Misused photography terms that bug me

I try to keep my impulses to correct other people's grammar and diction on a pretty tight leash, but there are two words in the photography world that I hear misused a LOT. And it bugs me.

Sorry, but I am about to vent.

"STROBE" - Arguably the best photo lighting blog on the 'net is the STROBIST blog. I'm not knocking anything about this blog. At all.

Except the name bugs me.

The Strobist has a built a great brand and appears to be living the dream of a monetized blog. It would be stupid of me to suggest or for the Strobist to ponder changing the name. But he's not talking about strobing.

"Strobe" is short for the word "stroboscope." This, by definition, means a series or short, bright flashes of light at intervals which can be used to record movement of an object, or to make a rotating object appear to be stationary, such as with an automotive timing light. There is a rather famous photo of a golf swing recorded with strobe, with the club seeming to make a sort of peacock fan around the golfer. In the 1970's, strobes were also used to illuminate the spastic gyrations of dancers wearing hideous clothing in places once referred to as "discoteques."

So, what the strobist writes about is "portable electronic flash photographic lighting." But, of course, "Portable Electronic Flash Photographic Lightingist" would be a crappy name for a blog, so forget it.


"PRIME" - In recent years, photo related internet discussion groups and forums have lit up with discussion of the pros and cons of fixed-focal length (non-zoom) lenses, which way to many people insist on calling "primes." There is such a thing as a "prime" lens, but most lenses people refer to as primes, aren't.

The prime focal length, as I can recall from Joseph Costa's Advanced Photojournalism class back at Ball State University, is the lens focal length which will closely reproduce a person's normal field of vision. That is, objects viewed through a prime focal length lens do not appear to be closer to the viewer or farther away. You can calculate the prime focal length for various film and digital sensor formats thusly:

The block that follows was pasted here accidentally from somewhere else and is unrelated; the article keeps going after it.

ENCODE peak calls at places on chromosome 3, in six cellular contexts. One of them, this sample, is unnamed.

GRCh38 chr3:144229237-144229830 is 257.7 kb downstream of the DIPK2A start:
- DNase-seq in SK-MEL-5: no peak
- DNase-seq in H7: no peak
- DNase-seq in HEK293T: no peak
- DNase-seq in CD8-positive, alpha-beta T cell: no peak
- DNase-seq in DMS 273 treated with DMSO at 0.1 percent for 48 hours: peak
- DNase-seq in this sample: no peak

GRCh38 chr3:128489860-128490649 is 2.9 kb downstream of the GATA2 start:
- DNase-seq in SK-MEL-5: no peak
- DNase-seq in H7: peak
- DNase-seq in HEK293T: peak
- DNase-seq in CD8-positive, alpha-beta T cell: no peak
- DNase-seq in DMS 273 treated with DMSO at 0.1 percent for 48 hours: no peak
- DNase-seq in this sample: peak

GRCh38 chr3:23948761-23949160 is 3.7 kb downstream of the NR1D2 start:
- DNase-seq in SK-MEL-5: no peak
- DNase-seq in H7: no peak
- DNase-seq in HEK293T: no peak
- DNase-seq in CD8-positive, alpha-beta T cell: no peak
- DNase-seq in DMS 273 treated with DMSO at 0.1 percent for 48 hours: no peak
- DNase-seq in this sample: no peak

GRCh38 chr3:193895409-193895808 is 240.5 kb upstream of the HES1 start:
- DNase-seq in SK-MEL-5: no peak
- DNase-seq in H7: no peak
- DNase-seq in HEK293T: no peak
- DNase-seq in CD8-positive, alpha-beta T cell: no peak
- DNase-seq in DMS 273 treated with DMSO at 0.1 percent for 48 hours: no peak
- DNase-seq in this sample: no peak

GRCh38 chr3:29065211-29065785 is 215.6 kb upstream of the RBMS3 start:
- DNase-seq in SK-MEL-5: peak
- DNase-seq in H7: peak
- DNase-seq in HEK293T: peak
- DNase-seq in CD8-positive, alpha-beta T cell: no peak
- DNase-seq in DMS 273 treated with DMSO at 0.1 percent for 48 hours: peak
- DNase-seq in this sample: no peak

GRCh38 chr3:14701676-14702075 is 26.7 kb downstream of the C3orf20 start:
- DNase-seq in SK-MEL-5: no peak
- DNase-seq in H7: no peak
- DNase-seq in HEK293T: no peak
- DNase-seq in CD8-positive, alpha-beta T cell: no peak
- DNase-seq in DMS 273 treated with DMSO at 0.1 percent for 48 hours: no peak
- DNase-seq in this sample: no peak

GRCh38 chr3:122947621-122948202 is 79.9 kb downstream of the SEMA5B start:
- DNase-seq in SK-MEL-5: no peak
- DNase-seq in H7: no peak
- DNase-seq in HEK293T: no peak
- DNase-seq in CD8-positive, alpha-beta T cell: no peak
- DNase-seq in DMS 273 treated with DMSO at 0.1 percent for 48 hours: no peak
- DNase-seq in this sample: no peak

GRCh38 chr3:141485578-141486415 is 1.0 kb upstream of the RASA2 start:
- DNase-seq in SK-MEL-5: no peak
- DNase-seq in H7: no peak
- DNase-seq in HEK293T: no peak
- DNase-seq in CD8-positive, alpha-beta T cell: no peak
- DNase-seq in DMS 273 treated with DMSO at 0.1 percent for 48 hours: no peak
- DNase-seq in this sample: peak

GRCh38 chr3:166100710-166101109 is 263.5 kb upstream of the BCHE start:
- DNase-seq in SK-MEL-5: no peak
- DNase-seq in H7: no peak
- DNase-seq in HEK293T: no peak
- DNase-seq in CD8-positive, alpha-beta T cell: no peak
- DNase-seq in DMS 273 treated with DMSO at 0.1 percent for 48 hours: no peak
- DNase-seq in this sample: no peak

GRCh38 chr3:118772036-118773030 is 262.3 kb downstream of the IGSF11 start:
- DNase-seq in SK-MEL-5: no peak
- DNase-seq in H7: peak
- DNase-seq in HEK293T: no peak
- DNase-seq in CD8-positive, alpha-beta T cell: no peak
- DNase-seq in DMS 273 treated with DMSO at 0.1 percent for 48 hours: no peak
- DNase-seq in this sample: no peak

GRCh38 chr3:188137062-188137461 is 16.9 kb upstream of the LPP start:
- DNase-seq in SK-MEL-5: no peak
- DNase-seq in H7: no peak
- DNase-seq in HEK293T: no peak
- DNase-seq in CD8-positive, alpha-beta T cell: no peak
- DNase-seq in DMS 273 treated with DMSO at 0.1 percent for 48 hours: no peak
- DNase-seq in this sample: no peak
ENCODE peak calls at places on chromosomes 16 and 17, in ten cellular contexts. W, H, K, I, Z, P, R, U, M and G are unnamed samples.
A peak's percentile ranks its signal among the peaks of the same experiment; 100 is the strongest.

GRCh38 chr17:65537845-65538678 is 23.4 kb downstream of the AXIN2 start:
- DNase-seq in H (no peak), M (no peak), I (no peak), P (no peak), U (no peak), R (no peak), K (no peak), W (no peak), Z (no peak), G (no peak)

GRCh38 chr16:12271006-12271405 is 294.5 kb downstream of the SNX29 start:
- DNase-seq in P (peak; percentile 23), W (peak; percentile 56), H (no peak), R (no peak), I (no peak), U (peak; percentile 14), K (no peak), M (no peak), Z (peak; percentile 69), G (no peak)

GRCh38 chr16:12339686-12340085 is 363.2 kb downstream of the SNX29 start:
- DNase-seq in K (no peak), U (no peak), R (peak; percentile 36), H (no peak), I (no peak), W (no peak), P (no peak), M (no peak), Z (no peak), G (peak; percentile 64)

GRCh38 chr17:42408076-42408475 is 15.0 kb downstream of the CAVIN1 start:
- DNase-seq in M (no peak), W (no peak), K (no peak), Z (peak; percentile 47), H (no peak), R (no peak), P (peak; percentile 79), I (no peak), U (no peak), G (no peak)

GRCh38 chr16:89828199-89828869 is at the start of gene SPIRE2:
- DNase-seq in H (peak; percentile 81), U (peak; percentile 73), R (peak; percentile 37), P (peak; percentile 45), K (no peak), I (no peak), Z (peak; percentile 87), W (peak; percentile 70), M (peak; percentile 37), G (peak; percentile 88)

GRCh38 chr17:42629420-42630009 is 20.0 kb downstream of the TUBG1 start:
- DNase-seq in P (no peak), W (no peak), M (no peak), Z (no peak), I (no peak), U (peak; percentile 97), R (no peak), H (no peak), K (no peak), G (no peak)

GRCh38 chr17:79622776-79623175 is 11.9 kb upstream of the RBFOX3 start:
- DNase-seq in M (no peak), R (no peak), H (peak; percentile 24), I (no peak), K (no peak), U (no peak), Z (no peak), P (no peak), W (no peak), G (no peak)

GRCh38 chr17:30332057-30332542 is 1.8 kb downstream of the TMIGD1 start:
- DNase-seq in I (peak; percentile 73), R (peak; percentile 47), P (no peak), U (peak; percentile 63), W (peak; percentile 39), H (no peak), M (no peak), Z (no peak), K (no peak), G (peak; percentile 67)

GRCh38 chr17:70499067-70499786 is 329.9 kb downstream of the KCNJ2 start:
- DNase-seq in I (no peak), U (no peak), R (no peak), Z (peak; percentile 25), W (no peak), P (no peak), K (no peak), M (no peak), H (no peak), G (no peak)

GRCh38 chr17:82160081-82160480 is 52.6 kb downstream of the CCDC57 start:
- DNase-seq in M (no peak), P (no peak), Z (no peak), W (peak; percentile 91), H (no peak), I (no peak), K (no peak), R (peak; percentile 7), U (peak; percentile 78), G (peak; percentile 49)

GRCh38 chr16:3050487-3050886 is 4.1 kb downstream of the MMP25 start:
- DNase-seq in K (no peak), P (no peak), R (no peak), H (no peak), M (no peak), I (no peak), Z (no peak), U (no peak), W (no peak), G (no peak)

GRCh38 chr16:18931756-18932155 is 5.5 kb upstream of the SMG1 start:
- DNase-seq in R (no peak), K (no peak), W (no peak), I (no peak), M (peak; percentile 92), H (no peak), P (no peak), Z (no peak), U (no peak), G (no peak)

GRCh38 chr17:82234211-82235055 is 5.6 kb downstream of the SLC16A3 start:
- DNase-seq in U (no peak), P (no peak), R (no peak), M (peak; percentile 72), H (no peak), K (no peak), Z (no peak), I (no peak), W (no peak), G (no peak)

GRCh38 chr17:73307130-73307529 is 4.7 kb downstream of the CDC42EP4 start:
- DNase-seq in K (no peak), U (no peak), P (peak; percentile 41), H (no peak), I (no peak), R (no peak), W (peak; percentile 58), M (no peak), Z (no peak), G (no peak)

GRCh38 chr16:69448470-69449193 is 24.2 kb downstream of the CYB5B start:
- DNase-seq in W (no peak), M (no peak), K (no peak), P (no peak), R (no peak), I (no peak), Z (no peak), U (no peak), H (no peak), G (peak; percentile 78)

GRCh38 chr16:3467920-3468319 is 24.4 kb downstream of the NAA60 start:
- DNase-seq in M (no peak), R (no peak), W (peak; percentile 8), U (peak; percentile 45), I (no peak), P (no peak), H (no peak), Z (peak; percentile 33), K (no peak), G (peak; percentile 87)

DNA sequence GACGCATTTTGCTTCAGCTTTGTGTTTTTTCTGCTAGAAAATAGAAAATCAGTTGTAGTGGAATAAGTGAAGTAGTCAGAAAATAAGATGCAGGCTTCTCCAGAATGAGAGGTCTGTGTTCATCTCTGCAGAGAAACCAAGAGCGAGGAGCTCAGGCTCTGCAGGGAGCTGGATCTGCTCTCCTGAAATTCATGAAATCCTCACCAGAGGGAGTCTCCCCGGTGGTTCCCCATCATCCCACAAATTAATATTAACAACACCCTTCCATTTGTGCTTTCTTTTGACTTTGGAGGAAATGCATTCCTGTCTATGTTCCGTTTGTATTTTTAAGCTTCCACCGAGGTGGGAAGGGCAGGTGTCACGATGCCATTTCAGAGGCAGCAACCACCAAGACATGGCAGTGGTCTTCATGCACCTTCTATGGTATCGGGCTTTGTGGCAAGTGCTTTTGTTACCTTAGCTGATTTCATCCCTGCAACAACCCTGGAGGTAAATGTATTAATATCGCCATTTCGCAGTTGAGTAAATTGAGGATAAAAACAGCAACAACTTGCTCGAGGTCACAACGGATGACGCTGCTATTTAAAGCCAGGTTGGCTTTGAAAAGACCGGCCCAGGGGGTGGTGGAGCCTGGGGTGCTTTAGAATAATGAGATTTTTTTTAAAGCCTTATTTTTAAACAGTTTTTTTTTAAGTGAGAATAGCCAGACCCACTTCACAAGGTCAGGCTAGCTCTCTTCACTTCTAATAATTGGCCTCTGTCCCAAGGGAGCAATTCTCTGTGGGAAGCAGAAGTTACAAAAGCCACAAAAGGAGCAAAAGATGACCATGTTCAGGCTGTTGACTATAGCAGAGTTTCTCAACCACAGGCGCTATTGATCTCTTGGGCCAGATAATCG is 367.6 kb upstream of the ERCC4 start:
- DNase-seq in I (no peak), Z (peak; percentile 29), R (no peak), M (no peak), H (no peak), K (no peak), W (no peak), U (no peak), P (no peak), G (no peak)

Square root of ((width of sensor/film format squared) plus (height of sensor/film format squared))


Prime focal length for 35mm film or FX (full-frame) digital sensors (24mm x 36mm):

(24*24) + (36*36) = 1872, square root of which is 43.27mm. Of course, 50mm is generally considered to be "close enough" to prime for this format.

Prime focal length for APS-C digital sensors, such as Canon 40D (22.2mm x 14.8mm):

(22.2*22.2) + (14.8*14.8) = 711.88, square root of which is 26.68mm. Sigma markets their 30mm ƒ/1.4 lens as a "prime" for this sensor size. Personally, I'd lean toward the Canon 28mm ƒ/1.8, since it would be usable on all EOS cameras.

So, a 50mm on a Canon 5D or Nikon D3/D700 would be considered a prime lens. The same lens on a Canon 40D or Nikon D300 would not be a prime, but a short telephoto. Likewise, a 28mm/30mm lens on a Canon 40D/Nikon D300 would be a prime, but on the Canon 5D or Nikon D3/D700 would be a wide angle.

A 300mm, although not a zoom, is also not a prime lens unless you happen to be using it on an 8"x10" view camera.

I can actually accept using "strobe" as a slang-ification when referring to single-pop flash lighting. I've been guilty myself of making reference to "strobing the IUPUI natatorium for a college swimming meet."

But I have to hold the line on "prime."

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